## An erratic two-dimensional recursive function Q2

14th March 2020

I have been looking for interesting recursive functions to use as a benchmark for different implementations of languages such as my Lisp interpreter, uLisp. My search has taken me from the Fibonacci function, Pascal's triangle, and the Hofstadter Q sequence, to a new erratic two-dimensional function I've called Q2.

### Two-dimensional Fibonacci function

I started by thinking about how to make a two-dimensional version of the Fibonacci function. The number at coordinates (x, y) would be the sum of the two numbers at (x-1, y) and (x, y-1). Here's the function, which I've called fib2:

```(defun fib2 (x y)
(if (or (< x 1) (< y 1)) 1
(+ (fib2 (1- x) y) (fib2 x (1- y)))))```

Here's fib2 solved for values of x and y from 0 to 11, with (0, 0) at the bottom left corner:

```1     11    66    286   1001  3003  8008  19448 43758 92378 184756
1     10    55    220   715   2002  5005  11440 24310 48620 92378
1     9     45    165   495   1287  3003  6435  12870 24310 43758
1     8     36    120   330   792   1716  3432  6435  11440 19448
1     7     28    84    210   462   924   1716  3003  5005  8008
1     6     21    56    126   252   462   792   1287  2002  3003
1     5     15    35    70    126   210   330   495   715   1001
1     4     10    20    35    56    84    120   165   220   286
1     3     6     10    15    21    28    36    45    55    66
1     2     3     4     5     6     7     8     9     10    11
1     1     1     1     1     1     1     1     1     1     1    ```

It soon dawned on me that fib2 is just Pascal's triangle, so the number fib2(x, y) is the number of combinations of n things taken k at a time, or nCk, where n = x + y and k = x.

One of my favourite recursive functions is the Hofstadter Q sequence, one of several recursive sequences described in Douglas Hofstadter's brilliant book "Gödel, Escher, Bach: an Eternal Golden Braid". It is defined as follows:

```(defun q (n)
(if (<= n 2) 1
(+
(q (- n (q (- n 1))))
(q (- n (q (- n 2)))))))```

It is related to the Fibonacci sequence, except that in this case the two preceding terms specify how far to go back in the sequence to find the two terms to be summed. The intriguing thing about it is that its behaviour is quite erratic; for example, q(14) = 8, q(15) = 10, and q(16) = 9.

### Two-dimensional function Q2

I thought about whether one could combine Pascal's triangle with the double recursion used in Hofstadter's Q sequence. So the value at (x, y) would be the sum of two values, found by going back (x-1, y) in the x direction, and (x, y-1) in the y direction. Here's the function which I've called Q2:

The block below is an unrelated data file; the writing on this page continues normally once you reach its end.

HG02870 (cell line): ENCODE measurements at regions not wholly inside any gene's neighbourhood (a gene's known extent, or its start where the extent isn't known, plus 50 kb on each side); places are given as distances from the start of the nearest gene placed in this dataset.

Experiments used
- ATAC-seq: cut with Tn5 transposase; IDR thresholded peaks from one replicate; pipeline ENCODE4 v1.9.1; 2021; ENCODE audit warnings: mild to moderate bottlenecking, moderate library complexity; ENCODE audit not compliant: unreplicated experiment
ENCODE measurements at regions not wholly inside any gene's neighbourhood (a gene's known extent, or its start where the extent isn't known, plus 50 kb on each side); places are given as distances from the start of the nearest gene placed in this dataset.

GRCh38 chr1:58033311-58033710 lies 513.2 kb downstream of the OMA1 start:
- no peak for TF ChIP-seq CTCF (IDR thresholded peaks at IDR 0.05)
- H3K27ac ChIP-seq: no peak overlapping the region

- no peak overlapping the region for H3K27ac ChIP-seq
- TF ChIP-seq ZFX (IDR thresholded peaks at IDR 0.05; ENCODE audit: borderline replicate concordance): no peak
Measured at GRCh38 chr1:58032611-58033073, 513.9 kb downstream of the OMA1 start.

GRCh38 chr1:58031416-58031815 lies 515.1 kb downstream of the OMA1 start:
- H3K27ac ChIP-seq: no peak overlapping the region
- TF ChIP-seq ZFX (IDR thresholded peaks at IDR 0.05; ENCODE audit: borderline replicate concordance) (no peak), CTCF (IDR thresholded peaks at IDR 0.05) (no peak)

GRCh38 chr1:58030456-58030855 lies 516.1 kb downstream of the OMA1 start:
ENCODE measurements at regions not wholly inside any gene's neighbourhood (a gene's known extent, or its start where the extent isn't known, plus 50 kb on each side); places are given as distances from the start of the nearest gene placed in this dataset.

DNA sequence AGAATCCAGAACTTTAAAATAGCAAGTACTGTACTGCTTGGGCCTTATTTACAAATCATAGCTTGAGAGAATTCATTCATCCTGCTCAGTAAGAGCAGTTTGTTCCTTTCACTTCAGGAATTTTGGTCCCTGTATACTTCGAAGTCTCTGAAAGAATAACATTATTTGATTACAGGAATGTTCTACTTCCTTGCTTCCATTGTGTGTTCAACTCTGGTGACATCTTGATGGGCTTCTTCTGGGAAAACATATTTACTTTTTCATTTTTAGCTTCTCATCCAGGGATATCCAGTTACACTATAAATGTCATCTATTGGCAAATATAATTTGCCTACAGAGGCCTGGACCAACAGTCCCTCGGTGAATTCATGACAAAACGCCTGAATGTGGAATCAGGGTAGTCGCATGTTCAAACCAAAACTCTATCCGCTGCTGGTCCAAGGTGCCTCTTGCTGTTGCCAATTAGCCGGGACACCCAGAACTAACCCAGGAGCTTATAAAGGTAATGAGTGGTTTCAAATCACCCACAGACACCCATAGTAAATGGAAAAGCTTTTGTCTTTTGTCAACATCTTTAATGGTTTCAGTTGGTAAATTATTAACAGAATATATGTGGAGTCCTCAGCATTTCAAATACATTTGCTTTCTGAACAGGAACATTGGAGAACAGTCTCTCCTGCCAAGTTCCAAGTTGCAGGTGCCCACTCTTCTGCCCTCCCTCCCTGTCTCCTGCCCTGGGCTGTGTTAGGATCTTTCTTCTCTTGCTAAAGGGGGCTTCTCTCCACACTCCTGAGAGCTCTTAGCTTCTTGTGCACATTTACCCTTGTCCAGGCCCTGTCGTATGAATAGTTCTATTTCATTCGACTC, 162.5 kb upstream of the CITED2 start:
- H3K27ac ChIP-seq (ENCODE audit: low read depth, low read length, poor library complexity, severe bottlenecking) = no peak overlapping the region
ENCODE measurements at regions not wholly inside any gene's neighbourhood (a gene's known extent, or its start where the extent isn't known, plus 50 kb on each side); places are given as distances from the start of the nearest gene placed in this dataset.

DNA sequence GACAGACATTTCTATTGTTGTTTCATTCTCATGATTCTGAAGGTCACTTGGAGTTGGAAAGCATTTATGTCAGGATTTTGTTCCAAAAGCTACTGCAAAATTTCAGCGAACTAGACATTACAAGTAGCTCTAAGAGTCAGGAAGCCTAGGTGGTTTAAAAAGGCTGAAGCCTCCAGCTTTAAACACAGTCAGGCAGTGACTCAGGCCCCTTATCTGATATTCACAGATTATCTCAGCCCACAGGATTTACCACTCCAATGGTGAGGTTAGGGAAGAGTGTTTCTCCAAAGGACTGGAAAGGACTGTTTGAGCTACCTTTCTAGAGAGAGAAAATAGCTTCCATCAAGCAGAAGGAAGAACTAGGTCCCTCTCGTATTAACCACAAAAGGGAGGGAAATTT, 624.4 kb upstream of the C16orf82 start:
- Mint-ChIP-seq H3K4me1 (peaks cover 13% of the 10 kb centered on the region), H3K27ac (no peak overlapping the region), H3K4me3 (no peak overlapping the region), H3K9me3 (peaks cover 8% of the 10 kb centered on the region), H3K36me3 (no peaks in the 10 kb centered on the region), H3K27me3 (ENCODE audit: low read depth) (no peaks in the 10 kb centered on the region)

```(defun q2 (x y)
(if (or (< x 1) (< y 1)) 1
(+ (q2 (- x (q2 (1- x) y)) y)
(q2 x (- y (q2 x (1- y)))))))```

It has beautifully erratic behaviour; here's the function for values of x and y from 0 to 15, with (0, 0) at the bottom left corner:

```1    6    6    6    6    2    42   2    170  2    497  2    1200 2    2541 2
1    5    5    6    10   15   2    85   2    262  2    638  2    1341 2    2541
1    5    5    6    3    6    36   2    128  2    327  2    703  2    1341 2
1    5    5    4    5    20   2    70   2    177  2    376  2    703  2    1200
1    5    5    5    9    2    35   2    92   2    199  2    376  2    638  2
1    5    5    5    4    19   2    50   2    107  2    199  2    327  2    497
1    4    4    5    9    2    26   2    57   2    107  2    177  2    262  2
1    4    4    5    2    14   2    31   2    57   2    92   2    128  2    170
1    4    4    3    8    2    17   2    31   2    50   2    70   2    85   2
1    4    4    4    4    9    2    17   2    26   2    35   2    36   2    42
1    3    3    4    5    2    9    2    14   2    19   2    20   6    15   2
1    3    3    4    2    5    4    8    2    9    4    9    5    3    10   6
1    3    3    2    4    4    4    3    5    5    5    5    4    6    6    6
1    2    2    3    3    3    4    4    4    4    5    5    5    5    5    6
1    2    2    3    3    3    4    4    4    4    5    5    5    5    5    6
1    1    1    1    1    1    1    1    1    1    1    1    1    1    1    1 ```

It's such a simple function I can't believe it hasn't been discussed before; if anyone can find a reference please let me know.

### Benchmarks

It's a time-consuming function to calculate (without memoization). Here are some benchmarks for calculating Q2(14, 15) = 2514:

• LispWorks running on a 2.8 GHz MacBook Pro: 137 secs.
• SBCL running on a 2.8 GHz MacBook Pro: 213 secs.

How does your version of Lisp fare?

### Unsolved problems

Obviously Q2(x, y) = Q2(y, x). However, the function raises several interesting questions:

• Is Q2(x, y) always 2 when x = y?
• Is Q2(x+1, y+1) always larger than Q2(x, y) when x and y differ by 1?
• Is there an explicit formula for Q2(x, y)?

### Footnote: printing the function

Here's the program I used to print out the function values:

```(defun test (size)
(let (a)
(dotimes (x size a)
(let (b)
(push (dotimes (y size (reverse b)) (push (q2 x y) b)) a)))
(format t "~{~{~5a~}~%~}" a)))```